Injecting sexual mysticism into the iconographic imagination of Catholicism, Ivan Lozano’s installation “C___ of the Eye / C___ of the Hand” revises the interior layout of a classic basilica by replacing familiar Stations of the Cross with sculptures and photographs from pornography culture. Catholicism is no stranger to such physical explorations of spiritual ecstasy—think Bernini’s seventeenth-century sculpture of Saint Teresa, for instance, where the nun, overcome with the passion of Christ, throws her head back in an orgasmic cry. The body has long been a mediator for spiritual gnosis.
Lozano affirms his identity as a gay Catholic man from Guadalajara, Mexico, in his exhibition. The images in this installation are dudes only, and rather than sunlight, luminescence comes from blacklight bulbs and a red flood lamp. Digital prints of headshots—harvested from internet porn sites—spread across the gallery’s back wall in rows. The eyes have been stripped from each face and reinstalled with clear tape in corresponding rows in the apse, on the gallery’s opposite end. They share a wall with a hydra-like focal piece—a collaged print of a five-headed/necked man, eyes intact—hanging from chains that drop from the gallery’s ceiling. Along the perimeter of the gallery, six stations—marked with flickering, electronic candles—lead the perambulating visitor through a series of photographic profiles that commemorate the passionate struggle undergone by a man on his way to orgasmic rapture.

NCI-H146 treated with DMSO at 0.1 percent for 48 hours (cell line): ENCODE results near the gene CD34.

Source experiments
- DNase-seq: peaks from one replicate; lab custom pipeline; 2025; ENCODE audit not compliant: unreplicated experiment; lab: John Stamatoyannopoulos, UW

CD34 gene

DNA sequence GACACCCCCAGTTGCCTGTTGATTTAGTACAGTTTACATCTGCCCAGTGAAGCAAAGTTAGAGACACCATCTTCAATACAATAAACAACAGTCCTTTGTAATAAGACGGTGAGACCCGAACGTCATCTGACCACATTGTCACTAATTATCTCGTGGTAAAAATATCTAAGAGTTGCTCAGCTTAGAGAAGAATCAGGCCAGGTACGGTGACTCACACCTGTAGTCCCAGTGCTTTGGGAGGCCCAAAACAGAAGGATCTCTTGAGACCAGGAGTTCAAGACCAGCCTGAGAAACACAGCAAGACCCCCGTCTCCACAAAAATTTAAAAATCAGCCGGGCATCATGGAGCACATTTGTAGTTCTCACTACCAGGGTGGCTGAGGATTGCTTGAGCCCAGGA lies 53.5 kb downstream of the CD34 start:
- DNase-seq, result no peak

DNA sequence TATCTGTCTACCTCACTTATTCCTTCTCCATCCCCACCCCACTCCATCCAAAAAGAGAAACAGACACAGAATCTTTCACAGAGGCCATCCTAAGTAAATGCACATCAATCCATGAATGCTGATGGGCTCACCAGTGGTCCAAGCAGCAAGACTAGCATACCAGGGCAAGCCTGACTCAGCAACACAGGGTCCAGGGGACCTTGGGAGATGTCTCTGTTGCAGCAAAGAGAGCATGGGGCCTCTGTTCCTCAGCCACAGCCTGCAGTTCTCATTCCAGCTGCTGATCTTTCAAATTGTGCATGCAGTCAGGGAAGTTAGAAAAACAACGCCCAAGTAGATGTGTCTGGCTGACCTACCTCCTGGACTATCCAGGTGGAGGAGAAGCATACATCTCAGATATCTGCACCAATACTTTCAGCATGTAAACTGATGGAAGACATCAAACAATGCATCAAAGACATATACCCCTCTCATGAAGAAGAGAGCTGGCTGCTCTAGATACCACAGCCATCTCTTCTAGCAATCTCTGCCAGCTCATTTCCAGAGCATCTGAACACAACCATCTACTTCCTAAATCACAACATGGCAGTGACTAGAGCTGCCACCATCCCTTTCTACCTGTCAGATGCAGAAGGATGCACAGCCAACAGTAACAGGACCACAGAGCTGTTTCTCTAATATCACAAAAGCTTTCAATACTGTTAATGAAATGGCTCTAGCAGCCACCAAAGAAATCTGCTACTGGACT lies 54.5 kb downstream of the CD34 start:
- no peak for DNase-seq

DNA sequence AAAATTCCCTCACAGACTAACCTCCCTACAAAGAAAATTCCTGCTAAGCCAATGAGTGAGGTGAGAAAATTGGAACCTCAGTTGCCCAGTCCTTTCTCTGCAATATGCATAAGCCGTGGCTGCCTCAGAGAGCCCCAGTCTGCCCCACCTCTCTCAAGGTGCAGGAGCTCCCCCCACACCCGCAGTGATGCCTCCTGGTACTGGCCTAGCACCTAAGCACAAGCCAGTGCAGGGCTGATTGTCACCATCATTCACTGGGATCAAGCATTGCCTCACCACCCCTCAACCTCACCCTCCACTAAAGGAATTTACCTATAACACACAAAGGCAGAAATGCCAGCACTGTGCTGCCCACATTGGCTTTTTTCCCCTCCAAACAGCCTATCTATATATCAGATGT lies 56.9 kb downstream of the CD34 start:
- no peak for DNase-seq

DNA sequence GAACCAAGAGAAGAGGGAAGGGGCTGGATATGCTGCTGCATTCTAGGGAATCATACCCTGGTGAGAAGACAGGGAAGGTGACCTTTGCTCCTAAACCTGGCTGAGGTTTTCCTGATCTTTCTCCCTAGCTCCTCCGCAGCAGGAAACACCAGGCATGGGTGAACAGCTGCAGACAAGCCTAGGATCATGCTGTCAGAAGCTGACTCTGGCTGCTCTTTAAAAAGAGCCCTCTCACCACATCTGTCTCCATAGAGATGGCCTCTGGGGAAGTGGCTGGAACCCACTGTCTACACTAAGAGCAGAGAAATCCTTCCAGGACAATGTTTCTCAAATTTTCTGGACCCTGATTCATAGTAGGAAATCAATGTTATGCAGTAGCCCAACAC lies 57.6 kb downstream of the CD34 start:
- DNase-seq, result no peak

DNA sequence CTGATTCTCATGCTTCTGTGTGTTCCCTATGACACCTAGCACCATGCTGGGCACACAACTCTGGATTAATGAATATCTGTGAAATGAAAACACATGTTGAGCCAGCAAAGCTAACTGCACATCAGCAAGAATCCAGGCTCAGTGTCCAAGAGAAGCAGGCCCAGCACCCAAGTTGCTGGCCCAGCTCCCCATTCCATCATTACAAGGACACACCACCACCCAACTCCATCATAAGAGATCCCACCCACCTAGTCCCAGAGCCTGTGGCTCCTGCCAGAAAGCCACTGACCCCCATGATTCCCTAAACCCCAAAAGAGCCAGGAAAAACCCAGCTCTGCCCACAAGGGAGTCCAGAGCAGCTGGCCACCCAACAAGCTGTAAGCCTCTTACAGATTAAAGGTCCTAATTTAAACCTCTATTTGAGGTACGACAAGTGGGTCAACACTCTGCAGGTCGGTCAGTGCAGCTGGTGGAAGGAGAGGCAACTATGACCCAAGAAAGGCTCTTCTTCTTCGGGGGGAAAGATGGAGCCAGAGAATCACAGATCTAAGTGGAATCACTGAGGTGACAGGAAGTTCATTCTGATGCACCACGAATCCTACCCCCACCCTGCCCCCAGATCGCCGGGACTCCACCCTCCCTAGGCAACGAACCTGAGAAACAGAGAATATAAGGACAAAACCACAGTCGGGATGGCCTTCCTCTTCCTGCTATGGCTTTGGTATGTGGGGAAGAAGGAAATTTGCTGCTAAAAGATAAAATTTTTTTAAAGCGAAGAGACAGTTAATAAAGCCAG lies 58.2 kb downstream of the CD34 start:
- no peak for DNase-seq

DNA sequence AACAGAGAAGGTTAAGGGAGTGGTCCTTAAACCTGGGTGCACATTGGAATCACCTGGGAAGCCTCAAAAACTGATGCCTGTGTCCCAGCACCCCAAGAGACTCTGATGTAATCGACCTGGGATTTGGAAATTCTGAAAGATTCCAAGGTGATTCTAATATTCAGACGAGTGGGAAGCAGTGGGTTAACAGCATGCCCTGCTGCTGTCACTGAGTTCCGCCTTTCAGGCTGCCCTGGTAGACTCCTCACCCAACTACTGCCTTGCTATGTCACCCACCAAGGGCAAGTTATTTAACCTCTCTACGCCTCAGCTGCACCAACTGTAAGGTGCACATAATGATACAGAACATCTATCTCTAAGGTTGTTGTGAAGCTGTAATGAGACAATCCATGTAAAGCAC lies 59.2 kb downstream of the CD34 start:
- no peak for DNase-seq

All of these parts are substantially brought together in the center of the gallery. Standing at the front of the nave are three clear resin casts of hands—mediators between OL and IRL—erected atop three separate poles. A tripod-mounted video camera directs its gaze down the nave of the gallery toward the center hand, capturing a live feed of passing visitors directed to a television monitor propped on the floor directly below it. The camera here acts as an extension of the hydra, an omniscient eye. It is a transgressive tool that virtually pulls the viewer into the installation—breaching the gulfs between eye and hand, art and life, OL and IRL, spirituality and carnal sex. (Amelia Ishmael)
Through July 27 at Johalla Projects, 1821 West Hubbard, Suite 110